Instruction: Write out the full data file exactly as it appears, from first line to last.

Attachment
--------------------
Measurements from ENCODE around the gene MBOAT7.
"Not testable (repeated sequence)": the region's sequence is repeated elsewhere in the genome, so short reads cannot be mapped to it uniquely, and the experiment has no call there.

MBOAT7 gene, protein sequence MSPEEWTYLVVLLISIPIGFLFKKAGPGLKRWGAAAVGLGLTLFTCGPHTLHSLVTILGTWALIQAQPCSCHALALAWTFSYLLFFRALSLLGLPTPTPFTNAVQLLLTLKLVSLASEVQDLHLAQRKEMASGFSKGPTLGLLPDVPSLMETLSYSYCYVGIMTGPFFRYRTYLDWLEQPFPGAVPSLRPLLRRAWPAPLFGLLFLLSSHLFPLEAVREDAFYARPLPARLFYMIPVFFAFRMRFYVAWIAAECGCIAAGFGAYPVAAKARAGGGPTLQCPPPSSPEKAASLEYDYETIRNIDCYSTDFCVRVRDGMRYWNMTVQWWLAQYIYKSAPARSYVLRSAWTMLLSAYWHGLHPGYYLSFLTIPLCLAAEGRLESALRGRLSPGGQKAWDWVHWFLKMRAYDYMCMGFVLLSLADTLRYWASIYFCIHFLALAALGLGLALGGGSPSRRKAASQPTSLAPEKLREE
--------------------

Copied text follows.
Measurements from ENCODE around the gene MBOAT7.
"Not testable (repeated sequence)": the region's sequence is repeated elsewhere in the genome, so short reads cannot be mapped to it uniquely, and the experiment has no call there.

MBOAT7 gene, protein sequence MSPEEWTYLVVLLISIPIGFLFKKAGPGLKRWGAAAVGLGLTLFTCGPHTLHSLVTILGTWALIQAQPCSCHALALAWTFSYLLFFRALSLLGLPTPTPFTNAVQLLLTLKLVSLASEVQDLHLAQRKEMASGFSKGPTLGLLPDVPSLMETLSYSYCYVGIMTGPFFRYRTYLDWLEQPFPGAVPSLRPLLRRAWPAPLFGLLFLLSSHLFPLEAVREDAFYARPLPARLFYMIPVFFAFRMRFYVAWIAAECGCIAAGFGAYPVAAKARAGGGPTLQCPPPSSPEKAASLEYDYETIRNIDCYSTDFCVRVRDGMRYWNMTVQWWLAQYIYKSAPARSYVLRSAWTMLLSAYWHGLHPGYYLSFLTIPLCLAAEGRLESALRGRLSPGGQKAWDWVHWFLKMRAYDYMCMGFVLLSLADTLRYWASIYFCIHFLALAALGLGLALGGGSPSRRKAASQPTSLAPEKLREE